Khartoum should bring down government spending as soon as possible and seek financial assistance from befriended countries, to regain control over the Sudanese Pound rate, says economist Esameldin Abdelwahab Bob.
“A strong political will is needed for the reduction of government spending,” Professor Bob told Radio Dabanga on Sunday.
The 2018 National Budget allocated SDG 173 billion ($ 9,5 billion*) for public expenditure, compared to SDG 96 billion last year. “This is a significant increase while the situation at the moment requires cuts in the government spending,” the economist said.
He further urged the Ministry of Finance to seek to obtain direct aid, grants, loans or bank deposits from befriended countries, “to support the country's foreign exchange reserves, so as to control the exchange rate of foreign currencies against the national currency”.
Sudan’s 2018 Budget has been widely criticised for allocating a high percentage to the army, security service and paramilitary forces, and neglecting the education and health sectors. The deteriorating economic situation has led to dire living conditions in the country.
The budget relies on direct and indirect taxes to cover its deficit. Economist Dr Sidgi Kaballo told Radio Dabanga in December last year that the planned taxes are not feasible because the incomes of most of the Sudanese are listed below the minimum wage level. “The government should impose taxes on those who make big incomes and do not pay tax,” he noted.
Regarding the increase in the national GDP predicted by the government, he said that it is unrealistic because the agricultural and industrial production have not improved. As for the government’s production of gold, there is a smuggling problem hindering its contribution to the economy as three quarters of the gold produced is smuggled abroad.
The prices of basic commodities immediately doubled and in some cases tripled. The measure also led to the halting of incoming and outgoing traffic at the Port Sudan harbour, as suppliers refused to have their goods cleared. The Dollar rate however, continued to rise. The greenback sold for 42 Pound on the parallel forex market on 4 February – against 28 Pound in early January.
The price of gold at the markets in the Sudanese capital witnessed a major leap as well. “A gram of gold sold for SDG 1,000 ($ 55) last week now costs SDG 2,000,” a trader reported on Febraury 4.
On February 5, the indicative exchange rate of the US Dollar was raised again, from SDG 18 to SDG 30. The prices of wheat and sorghum jumped again.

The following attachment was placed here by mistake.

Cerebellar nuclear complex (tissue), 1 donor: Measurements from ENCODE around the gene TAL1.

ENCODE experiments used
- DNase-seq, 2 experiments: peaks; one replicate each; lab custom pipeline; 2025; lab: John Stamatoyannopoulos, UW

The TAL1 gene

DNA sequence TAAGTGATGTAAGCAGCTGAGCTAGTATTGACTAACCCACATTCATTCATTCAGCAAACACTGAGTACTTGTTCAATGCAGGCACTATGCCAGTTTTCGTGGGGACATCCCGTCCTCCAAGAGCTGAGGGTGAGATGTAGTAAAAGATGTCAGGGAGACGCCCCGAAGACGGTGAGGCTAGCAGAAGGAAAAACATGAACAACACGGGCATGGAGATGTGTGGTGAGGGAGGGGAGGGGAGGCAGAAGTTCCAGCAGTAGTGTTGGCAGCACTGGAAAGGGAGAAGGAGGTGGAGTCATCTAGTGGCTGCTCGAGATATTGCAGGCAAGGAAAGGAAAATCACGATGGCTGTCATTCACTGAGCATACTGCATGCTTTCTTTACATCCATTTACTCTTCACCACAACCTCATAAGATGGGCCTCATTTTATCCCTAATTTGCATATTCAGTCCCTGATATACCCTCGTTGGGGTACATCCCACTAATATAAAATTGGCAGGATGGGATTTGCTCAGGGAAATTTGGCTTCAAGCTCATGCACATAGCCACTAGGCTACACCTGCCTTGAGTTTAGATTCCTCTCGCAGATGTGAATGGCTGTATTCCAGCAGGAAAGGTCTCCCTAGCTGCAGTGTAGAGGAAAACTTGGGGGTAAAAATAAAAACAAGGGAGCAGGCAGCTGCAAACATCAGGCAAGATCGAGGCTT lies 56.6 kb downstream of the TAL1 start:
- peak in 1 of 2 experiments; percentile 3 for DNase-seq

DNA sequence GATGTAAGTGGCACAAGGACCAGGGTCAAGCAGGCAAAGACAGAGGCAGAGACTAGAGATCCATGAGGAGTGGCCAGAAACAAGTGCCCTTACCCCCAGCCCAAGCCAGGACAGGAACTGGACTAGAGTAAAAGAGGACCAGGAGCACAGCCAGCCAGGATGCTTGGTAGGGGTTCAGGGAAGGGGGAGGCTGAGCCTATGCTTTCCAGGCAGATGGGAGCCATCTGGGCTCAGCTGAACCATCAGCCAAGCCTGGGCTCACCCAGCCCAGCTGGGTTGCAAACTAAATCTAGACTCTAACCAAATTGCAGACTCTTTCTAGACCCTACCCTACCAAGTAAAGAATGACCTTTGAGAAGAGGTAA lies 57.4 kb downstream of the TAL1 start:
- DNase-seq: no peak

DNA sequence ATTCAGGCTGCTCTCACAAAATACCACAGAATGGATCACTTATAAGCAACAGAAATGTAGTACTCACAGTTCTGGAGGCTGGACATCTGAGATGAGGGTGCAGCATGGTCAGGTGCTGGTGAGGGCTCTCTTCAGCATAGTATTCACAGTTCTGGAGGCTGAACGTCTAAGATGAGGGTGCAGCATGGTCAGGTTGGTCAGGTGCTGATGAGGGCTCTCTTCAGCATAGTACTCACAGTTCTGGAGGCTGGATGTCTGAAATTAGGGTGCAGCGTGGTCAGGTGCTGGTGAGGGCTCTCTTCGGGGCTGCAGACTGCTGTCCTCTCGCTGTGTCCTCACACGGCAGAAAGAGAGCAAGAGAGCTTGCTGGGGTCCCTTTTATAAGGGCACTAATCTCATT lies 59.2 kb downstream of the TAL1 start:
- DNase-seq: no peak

On February 7, the Central Bank of Sudan banned any import operations by banks using their own foreign currency without obtaining its prior approval. Professor Hamid Eltigani, Head of the Department of Public Policy and Administration at the American University of Cairo, described the decision as “a police security measure that has nothing to do with economic measures that will have disastrous consequences in a matter of days”.
According to Dr Khalid El Tijani El Nur, a journalist specialising in economic affairs, the devaluation of the national currency indicates “a deeper crisis related to the macro-performance indicators of the Sudanese economy”.
In an interview with Radio Dabanga broadcast today, he said that the plummeting of the Sudanese Pound against the Dollar is the result of the large amounts of cash the Central Bank of Sudan injected into the economy last year – amounting to three times the amount set in the 2017 National Budget.
Regarding calls for a change of economic policies, El Nur said that “first of all, political change is required. The economy is not operating in a vacuum, but through policies setting priorities, especially with regard to government spending”.
Sudanese Minister of International Cooperation Idris Suleiman announced on Sunday that he expected Sudan would receive foreign aid amounting to one billion Dollar this year.
“Sudan can regain its status as oil producer if 600 million Dollars have been invested in the production,” he said.
Since the signing of the peace agreement with the South Sudanese rebels led by John Garang in 2005, Khartoum decided to compensate the loss of oil income after the expected secession of South Sudan in 2011 by increasing the gold production.
According to a report by the International Monetary Fund in October last year, "the economic conditions in Sudan remain challenging".
* Based on the official US Dollar rate quoted by the Central Bank of Sudan (CBoS)